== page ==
The political map in Latin America is undergoing something of a change. Once a bastion of far-right politics, dominated by the likes of Generals Pinochet of Chile and Galtieri of Argentina, the coronavirus pandemic has served to accelerate existing widespread social injustices across the continent and has led to a decidedly more leftist political tilt.
Recent examples of political upheaval started, in earnest, in 2019. Violent protests in Chile regarding increased corruption and the rising cost of living quickly spread to Colombia. While the pandemic stemmed the spread of the uproar, it has if anything galvanised those already feeling vulnerable and disenfranchised even more.
As Chile’s establishment yielded to popular pressure by agreeing to a new constitution, the election in May 2021 revealed just how much the country had moved to the left. Against expectations, the ruling right-of-centre coalition failed to reach a blocking majority, while hard-left parties garnered more support than the centre left.
Around the same time, a tax-reform proposal triggered violent protests in Colombia, leaving many dead and causing President Iván Duque to withdraw his controversial plan. The dimming chances of fiscal consolidation led to a junk rating being served by credit ratings agency S&P, with Fitch expected to follow suit. With the right-of-centre president now a lame duck, we believe there is a real chance that Colombia could turn sharply left at the next election in mid-2022.
Peru is already decidedly leftist. A country with enviable fundamentals and China-like growth rates, it has recently voted in a hard-left president who has vowed to overhaul the economic model. But while the party run by Pedro Castillo is left-wing Marxist, he has drawn up more neutral policies since winning the election, including central-bank independence and not nationalising the mining sector. While we are wary of Castillo and will continue to monitor his policies and cabinet appointments closely, our view is that he may not be as negative for the country as the media are making out.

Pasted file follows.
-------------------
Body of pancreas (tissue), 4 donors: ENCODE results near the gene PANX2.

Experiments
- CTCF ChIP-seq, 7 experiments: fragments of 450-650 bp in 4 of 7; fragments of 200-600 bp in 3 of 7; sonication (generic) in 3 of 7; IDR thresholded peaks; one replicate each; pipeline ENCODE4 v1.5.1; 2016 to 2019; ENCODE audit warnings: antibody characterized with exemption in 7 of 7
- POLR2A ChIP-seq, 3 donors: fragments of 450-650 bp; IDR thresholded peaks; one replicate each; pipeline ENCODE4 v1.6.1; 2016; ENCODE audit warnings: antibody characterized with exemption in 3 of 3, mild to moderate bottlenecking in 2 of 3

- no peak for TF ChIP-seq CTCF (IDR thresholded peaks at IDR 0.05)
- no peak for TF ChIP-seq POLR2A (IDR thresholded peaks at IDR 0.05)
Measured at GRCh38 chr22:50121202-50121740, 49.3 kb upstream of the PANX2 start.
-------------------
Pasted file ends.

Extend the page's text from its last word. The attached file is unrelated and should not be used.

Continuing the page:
In Brazil, the former leftist president Lula da Silva is staging a comeback and is likely to run in the October 2022 elections. While he is no wild-eyed radical, he would do away with Brazil’s spending caps, the country’s only remaining fiscal anchor – a move likely to unnerve investors.
The big outlier in the region is Mexico, a country which has not only avoided social unrest but one whose president enjoys sky-high approval ratings. López Obrador is hard to place on the political spectrum, combining fiscal austerity with state intervention, particularly in the energy sector. But his incorruptibility and anti-elitist rhetoric make him popular with the masses and show that heightened concern for the poor across Latin America is not categorically a bad thing.
We believe these political winds of change require a nimble and selective approach to investing in the region. Asset values have been enticing across Latin America and, based on relative yields and equity valuations, we had been looking to increase exposure within the Asset Allocation team across bonds and equities.
Now it seems political uncertainty has raised the bar for us to do so, and we believe it is important to monitor the situation closely. Actively differentiating between country risks will, in our view, be the best way to help bolster performance.